Minister of Transport, Idris Umar
By John Iwori
The National Assembly will from today begin a review of the Coastal and Inland Shipping Act, 2003, otherwise called Cabotage.
THISDAY gathered that the proposed amendments of the Act would enable the National Assembly to effect necessary changes that have hindered the effective implementation of the Act over the years.
The review which will be spearheaded by the House of Representatives Committees on Marine Transport and Justice will kick off with a public hearing scheduled today at the National Assembly.
Already, stakeholders in the maritime sector of the economy, civil society groups and the general public have been invited to participate actively in the public hearing.
The public hearing followed the presentation of an amendment bill titled “Coastal and Inland Shipping (Cabotage) Amendment (Bill) 2012 HB 256” sponsored by the Deputy Speaker of the House of Representatives, Hon. Emeka Ihedioha, Chairman, House Committee, Marine Transport, Hon Ifeanyi Ugwuanyi, and other legislators.
A public notice signed by Ugwuanyi and published in THISDAY said the hearing which will start by 11 am at the Conference Room 028, House of Representatives, will afford stakeholders the opportunity to make inputs into the amendments of some of the provisions of the Cabotage Act.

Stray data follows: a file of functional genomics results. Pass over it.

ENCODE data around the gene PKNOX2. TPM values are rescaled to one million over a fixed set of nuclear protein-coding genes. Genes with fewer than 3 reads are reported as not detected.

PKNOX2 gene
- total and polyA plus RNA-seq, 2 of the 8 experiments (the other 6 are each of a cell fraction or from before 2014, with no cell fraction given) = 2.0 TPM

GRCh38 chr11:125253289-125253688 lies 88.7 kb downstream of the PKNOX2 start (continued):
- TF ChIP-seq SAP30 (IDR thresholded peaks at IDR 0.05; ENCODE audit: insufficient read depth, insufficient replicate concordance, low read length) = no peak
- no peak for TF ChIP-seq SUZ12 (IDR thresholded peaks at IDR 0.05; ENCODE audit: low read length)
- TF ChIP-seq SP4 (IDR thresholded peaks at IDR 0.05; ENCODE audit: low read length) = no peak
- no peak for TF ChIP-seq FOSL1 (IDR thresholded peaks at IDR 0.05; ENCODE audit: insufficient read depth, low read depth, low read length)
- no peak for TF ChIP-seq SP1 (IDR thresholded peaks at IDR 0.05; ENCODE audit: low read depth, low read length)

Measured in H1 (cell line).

The notice also enjoined stakeholders to submit memoranda on the proposed amendments to the Cabotage Act in hard and soft copies to the secretariat of the committee.
The Act which was styled after the Jones Act in the United States of America (USA) is hinged on three pillars, namely, vessels involved in Cabotage must be built in shipyards located in Nigeria, owned by Nigerians and crew by Nigerians.
Though the Act made provision for waivers, this has been abused over the years with some foreign owned ships getting spurious waivers to engage in coastal and inland shipping in the country to the detriment of indigenous ship owners.